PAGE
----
With President Johnson's withdrawal America is faced with an extraordinary and unprecedented political situation. It is not at the moment of writing possible to predict what will be the outcome either for the fighting in Vietnam or for the Presidential election. Nor indeed is it in any way the purpose of this article to take any side on either of these issues.
But what is interesting is that it leaves as the two leading contestants for at any rate the Democratic candidacy two men—Robert Kennedy and Eugene McCarthy —both of whom are Catholics, and, whatever the outcome, it does not seem that it will be their religion which will be the obstacle which will prevent either of them from reaching the White House.
What is interesting to note is that while both of them are excellent Catholics, they are Catholics of entirely different sorts. The Kennedys are good Catholics but no one could accuse them of being 'sacristy' men. Their father-breaking with the old Boston tradition, sent the boys not to a Catholic school but to Harvard. They have lived their lives generally in non-Catholic circles.
Though it may sometimes be convenient to them to talk about their Irish origins, they are in fact a great deal more easily at home in England than in Ireland. To them a church is a place to go to on a Sunday.
They would certainly know little about particular Catholic social systems, be very imperfectly acquainted with Papal encyclicals and they
approach problems from a
most strictly pragmatic standpoint.
Robert Kennedy is to his fingertips a politician, breathing day in and day out the electoral atmosphere, concerned with every problem that comes his way to think firstly whether or not it will bring him votes and lead him nearer to power.
The Kennedy family is, of course, a family of very great wealth and they have never made any bones about it that wealth is to be unsparingly used for the acquisition of power. In all their political campaigns they have built up for themselves well remunerated organisations upon which they have relied for their victory. According to all accounts, though the public language which Robert Kennedy uses is often idealistic, his henchmen have sometimes not shrunk from a good deal of pretty ruthless arm twisting.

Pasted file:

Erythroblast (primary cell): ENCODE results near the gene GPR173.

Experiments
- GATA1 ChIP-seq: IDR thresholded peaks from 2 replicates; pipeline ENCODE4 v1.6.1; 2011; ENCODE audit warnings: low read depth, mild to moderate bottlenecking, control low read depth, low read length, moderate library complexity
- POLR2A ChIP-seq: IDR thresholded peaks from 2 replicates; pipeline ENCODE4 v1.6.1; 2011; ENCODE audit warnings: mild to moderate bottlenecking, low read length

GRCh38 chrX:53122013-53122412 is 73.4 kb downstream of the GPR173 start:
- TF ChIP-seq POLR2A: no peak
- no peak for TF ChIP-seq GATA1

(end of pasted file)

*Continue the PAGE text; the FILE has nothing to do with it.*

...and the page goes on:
It is most arguable that it is a waste of time to complain of a prominent American politician that he is of such a character since, if he were not of such a character, he would not have ever become a prominent American politician.
The fortune of Senator McCarthy over the coming months will show whether such an estimate is just. For Senator McCarthy is just the opposite sort of Catholic—a product of Catholic schools, a man whose concept of politics is very definitely shaped on the encyclicals of Pope John and the other Popes-a man who was for a time a novice in a Benedictine monastery, a man quite unfamiliar with the wealth with which Senator Kennedy was brought up.
Whatever the outcome it is certainly McCarthy who is responsible for the Vietnam issue being dragged into the forefront of the Presidential campaign. Had it not been for his action in New Hampshire there was a great possibility that, while the whole nation was talking about little but Vietnam. the Presidential election might have gone by without either of the candidates taking a definite
line on the issue.
Had there been no protest against President Johnson's policy, Senator Kennedy would have been very willing to have allowed the issue to go by default, fearing that if he took a stand in 1968 that would damage his prospects for 1972 It was Senator McCarthy who was entirely responsible for the issue being forced out into the open. Whether he will in the end be the gainer from it, whether mere goodness and piety will be sufficient to carry him to the top of the tree, I do not prophesy. What is certain is that only a few years ago it would have effectively prevented him from getting even to first base.